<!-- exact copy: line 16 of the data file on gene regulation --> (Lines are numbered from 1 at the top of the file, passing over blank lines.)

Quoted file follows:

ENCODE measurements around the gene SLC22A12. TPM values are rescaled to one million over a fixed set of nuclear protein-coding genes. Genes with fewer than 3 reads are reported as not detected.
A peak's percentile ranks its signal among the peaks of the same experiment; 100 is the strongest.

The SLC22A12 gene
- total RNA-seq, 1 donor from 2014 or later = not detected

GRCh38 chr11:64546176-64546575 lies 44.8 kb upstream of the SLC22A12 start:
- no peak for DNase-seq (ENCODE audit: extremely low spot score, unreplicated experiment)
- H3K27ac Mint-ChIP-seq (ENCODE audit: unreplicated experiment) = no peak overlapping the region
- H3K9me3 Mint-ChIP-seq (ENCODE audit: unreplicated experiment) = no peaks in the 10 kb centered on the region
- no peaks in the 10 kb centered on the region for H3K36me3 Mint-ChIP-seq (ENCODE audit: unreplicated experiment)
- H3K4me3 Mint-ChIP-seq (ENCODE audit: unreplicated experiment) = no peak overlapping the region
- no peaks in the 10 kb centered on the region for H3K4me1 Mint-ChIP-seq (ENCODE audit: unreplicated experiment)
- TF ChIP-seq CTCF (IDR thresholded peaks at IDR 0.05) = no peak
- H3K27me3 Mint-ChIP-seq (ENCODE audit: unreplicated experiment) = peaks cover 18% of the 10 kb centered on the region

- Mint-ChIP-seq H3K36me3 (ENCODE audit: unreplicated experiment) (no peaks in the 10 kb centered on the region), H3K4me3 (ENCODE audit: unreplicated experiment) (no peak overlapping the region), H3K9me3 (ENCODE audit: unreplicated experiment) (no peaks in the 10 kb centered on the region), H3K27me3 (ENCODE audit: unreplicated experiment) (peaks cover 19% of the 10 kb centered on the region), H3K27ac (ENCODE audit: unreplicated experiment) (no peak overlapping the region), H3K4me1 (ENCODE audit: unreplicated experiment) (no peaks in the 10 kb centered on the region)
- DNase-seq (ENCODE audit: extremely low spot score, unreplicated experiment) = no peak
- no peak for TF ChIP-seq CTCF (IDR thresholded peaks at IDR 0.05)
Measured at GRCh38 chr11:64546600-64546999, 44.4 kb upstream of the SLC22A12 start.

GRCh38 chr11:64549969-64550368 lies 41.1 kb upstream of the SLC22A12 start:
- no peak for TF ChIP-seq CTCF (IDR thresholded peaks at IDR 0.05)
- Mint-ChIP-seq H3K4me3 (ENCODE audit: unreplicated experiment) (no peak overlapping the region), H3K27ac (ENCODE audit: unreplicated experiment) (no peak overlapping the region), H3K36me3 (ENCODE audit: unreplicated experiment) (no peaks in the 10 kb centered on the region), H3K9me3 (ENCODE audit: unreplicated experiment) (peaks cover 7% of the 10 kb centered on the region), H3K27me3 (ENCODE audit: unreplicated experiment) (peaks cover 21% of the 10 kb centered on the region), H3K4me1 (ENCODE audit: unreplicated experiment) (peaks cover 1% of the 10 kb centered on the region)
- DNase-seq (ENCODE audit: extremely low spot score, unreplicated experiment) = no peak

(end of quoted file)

- no peak for TF ChIP-seq CTCF (IDR thresholded peaks at IDR 0.05)